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Paving the way for adolescent L2 learners: Language learning through meaningful activities inside AND outside the school?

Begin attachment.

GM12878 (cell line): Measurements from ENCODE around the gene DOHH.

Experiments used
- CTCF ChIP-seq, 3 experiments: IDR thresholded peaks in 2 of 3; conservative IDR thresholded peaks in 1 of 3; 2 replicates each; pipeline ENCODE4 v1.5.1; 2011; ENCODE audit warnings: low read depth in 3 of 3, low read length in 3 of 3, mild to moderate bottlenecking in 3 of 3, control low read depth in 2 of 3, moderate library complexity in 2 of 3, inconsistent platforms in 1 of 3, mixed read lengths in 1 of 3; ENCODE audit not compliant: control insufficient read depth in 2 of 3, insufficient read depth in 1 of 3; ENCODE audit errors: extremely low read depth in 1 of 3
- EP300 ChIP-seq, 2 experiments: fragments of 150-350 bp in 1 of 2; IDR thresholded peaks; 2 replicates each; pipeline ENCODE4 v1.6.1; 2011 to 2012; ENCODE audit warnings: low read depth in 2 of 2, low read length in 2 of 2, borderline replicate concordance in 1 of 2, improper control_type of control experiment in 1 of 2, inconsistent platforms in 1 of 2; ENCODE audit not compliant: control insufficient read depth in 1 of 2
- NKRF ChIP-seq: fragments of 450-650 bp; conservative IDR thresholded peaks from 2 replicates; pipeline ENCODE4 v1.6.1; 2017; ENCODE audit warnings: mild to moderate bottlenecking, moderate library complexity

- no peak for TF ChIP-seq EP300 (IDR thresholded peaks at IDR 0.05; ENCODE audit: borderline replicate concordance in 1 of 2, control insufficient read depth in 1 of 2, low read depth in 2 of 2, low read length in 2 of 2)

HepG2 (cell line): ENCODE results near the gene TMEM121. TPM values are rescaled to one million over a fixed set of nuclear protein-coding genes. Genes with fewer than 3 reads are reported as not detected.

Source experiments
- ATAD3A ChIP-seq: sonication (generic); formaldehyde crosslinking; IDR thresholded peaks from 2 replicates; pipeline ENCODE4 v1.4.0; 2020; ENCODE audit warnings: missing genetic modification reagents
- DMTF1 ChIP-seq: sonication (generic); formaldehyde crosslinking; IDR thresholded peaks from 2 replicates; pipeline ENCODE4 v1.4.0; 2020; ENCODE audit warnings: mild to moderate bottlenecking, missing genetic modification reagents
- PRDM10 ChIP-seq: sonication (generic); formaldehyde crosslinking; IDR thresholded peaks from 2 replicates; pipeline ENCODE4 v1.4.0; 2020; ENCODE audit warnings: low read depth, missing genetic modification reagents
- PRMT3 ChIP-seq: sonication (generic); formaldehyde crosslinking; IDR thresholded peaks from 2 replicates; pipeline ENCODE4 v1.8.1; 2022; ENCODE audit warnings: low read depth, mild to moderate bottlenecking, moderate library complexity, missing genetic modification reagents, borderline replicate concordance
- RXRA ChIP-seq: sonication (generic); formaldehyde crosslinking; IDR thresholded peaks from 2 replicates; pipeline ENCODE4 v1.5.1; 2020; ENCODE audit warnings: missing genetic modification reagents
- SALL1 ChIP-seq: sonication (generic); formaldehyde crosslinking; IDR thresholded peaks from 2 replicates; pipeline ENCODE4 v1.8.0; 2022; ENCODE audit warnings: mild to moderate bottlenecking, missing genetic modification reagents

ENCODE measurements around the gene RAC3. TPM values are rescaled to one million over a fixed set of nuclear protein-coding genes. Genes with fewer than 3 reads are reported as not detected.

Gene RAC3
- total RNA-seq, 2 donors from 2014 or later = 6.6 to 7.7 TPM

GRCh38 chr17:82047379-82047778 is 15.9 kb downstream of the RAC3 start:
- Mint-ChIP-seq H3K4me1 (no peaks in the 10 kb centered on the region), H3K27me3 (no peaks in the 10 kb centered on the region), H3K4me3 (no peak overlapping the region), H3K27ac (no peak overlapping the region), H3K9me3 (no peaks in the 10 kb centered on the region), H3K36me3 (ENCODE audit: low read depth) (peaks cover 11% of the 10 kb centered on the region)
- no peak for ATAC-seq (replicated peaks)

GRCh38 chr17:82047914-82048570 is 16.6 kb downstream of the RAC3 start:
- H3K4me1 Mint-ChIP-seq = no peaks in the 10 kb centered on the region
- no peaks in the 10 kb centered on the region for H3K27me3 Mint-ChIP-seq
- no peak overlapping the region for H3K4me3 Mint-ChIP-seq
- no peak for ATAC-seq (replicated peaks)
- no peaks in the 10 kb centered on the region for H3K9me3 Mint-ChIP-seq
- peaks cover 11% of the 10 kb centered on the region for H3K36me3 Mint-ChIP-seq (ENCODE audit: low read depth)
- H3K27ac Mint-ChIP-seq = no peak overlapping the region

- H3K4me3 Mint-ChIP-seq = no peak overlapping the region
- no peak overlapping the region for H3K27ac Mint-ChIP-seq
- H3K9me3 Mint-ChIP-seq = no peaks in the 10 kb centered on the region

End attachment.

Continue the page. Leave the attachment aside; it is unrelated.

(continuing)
By Goedele Vandommele